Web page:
by Joanne Serling
Joanna Serling's ice-pick of a debut novel, Good Neighbors, centers of a group of four young suburban families, odious, over-moneyed pan-shallow creatures who have almost nothing holding their friendships together other than their shared but unspoken appreciation of how mutually insufferable they are. “We were modest. We were moneyed. We were all of us self-made and the most successful siblings of our respective families,” Nicole Westerhof, the book's narrator, tells us early on. “We knew that we would never have been friends if we didn't live on the same street at the same time with kids the same age … We knew that we knew almost nothing about each other that we didn't want known.”
It doesn't take long for that note of foreboding to play out in Serling's minimal but web-taut story structure. Narrator Nicole is, mercifully, the most bearable of her group; the least bearable, the one all the others find borderline repellant, is Paige Edwards, an entirely self-absorbed blurter of nonsense who announces at the novel's beginning that she and her handsome husband Gene are adopting a four-year-old girl from Russia. Paige, discussing little Winnie like she would a Persian rug she'd bought on discount, assures her listeners that the girl's only reported defect is a lazy eye.
Even before Paige and Gene have returned with their new family member, Nicole is beginning to feel a an almost maternal fascination with the whole process that quickly deepens into a strange fixation once she meets Winnie. The whole group gradually notices signs that would be very troubling in a less repulsively clueless group, particularly Paige's growing stridency on every topic concerning her new daughter. She sends a note around to all the adults in the group, warning them, among other things, not to refer to Winnie's “real parents,” insisting they use instead “biological parents” (“We are the real parents”). Something about the whole process oddly gives Nicole hope:
This was good, I told myself. Instructive. Not the tone, which was bossy and supercilious. But I liked the content. The content was obviously well researched, if not by Paige, then by some adoption professional she was trying to mimic. There were other rules, too. About not saying that Winnie was “given away.” About not mentioning the orphanage. Or her lazy eye. But none of these were as interesting to me as the stuff about the real parents. I liked it. It fulfilled my own idea about what was possible: how a person could be saved with love and will and a little bit of money.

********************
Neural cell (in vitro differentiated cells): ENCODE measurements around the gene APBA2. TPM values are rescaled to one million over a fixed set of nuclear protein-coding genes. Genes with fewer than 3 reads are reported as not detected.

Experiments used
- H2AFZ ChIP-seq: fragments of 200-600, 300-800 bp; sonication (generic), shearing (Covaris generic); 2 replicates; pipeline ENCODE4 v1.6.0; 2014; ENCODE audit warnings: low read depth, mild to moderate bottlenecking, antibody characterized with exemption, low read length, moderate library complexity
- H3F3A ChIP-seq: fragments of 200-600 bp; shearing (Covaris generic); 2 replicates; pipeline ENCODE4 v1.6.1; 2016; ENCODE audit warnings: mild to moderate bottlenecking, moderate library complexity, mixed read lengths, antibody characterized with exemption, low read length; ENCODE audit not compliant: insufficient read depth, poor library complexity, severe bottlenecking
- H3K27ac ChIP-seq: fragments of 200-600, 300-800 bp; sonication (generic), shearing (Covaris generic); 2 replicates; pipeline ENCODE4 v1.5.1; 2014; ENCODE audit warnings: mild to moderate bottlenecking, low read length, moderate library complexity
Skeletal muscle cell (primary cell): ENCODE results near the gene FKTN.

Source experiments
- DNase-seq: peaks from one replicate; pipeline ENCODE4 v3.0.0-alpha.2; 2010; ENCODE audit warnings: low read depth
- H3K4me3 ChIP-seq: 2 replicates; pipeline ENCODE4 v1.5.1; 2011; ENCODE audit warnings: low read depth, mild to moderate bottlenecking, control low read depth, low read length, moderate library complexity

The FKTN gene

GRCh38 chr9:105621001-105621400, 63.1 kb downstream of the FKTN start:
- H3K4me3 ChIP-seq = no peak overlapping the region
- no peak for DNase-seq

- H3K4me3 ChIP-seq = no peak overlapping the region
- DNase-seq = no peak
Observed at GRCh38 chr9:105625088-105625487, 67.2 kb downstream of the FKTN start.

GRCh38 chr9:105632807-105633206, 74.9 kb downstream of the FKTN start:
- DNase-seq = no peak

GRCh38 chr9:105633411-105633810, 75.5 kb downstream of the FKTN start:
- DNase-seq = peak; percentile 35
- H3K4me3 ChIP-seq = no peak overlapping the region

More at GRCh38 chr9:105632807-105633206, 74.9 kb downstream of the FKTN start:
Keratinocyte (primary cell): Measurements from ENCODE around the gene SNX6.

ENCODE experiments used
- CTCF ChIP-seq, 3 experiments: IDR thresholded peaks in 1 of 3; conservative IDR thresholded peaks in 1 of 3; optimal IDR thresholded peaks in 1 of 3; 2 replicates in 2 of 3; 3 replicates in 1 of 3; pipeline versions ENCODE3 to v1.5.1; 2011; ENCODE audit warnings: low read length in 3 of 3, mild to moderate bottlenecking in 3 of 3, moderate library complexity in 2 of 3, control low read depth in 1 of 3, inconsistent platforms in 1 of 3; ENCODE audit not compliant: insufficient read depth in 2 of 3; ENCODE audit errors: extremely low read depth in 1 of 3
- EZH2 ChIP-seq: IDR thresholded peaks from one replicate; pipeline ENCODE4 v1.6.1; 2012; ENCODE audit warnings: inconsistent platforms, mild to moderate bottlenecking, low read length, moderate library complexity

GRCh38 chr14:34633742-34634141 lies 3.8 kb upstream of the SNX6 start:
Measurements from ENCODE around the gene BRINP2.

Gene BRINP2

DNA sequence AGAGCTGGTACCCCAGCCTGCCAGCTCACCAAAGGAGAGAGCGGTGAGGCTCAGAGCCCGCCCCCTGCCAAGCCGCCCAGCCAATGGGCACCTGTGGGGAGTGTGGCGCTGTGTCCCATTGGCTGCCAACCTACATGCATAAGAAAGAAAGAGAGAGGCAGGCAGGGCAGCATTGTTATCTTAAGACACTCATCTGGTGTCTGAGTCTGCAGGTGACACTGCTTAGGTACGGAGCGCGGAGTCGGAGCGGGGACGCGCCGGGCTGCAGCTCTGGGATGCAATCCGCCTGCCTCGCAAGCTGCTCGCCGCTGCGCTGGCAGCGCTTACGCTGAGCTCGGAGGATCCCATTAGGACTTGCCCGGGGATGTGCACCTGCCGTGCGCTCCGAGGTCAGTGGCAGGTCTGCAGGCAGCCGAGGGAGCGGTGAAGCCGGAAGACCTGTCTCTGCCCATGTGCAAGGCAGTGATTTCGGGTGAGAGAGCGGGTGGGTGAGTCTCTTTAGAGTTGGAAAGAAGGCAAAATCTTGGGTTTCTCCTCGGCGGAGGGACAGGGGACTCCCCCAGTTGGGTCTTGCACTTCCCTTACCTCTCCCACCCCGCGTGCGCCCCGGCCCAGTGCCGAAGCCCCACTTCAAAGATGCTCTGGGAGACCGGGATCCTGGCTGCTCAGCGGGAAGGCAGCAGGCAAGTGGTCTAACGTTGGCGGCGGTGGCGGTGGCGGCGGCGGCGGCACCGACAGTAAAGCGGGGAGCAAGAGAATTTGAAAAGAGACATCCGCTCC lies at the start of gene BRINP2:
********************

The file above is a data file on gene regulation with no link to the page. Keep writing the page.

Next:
The Edwards family has considerably more than “a little bit of money,” but it doesn't help; in the course of a few deftly incisive chapters, it becomes obvious that something has gone seriously wrong. Paige, formerly the neighborhood's omnipresent busybody, stops leaving the house, and Serling adroitly increases the tension as readers are periodically reminded that the book's most likable character is also the book's most vulnerable character: the more the entire book revolves around Winnie, the less likely anything in the book seems able to save her.
Good Neighbors is first-rate suburbs-fiction. It's also an elegant but savage indictment: these people don't know each other, they don't know their own children, they don't know themselves. They gaffe and talk and quip, and they have money – and when one unwitting stressor is added to their world, fractures appear immediately. It's a steely writing performance, the kind that will leave readers watchful for another novel from this author.
Steve Donoghue was a founding editor of Open Letters Monthly. His book criticism has appeared in the Boston Globe, the Wall Street Journal, and the American Conservative. He writes regularly for the National, the Washington Post, the Vineyard Gazette, and the Christian Science Monitor. His website is http://www.stevedonoghue.com.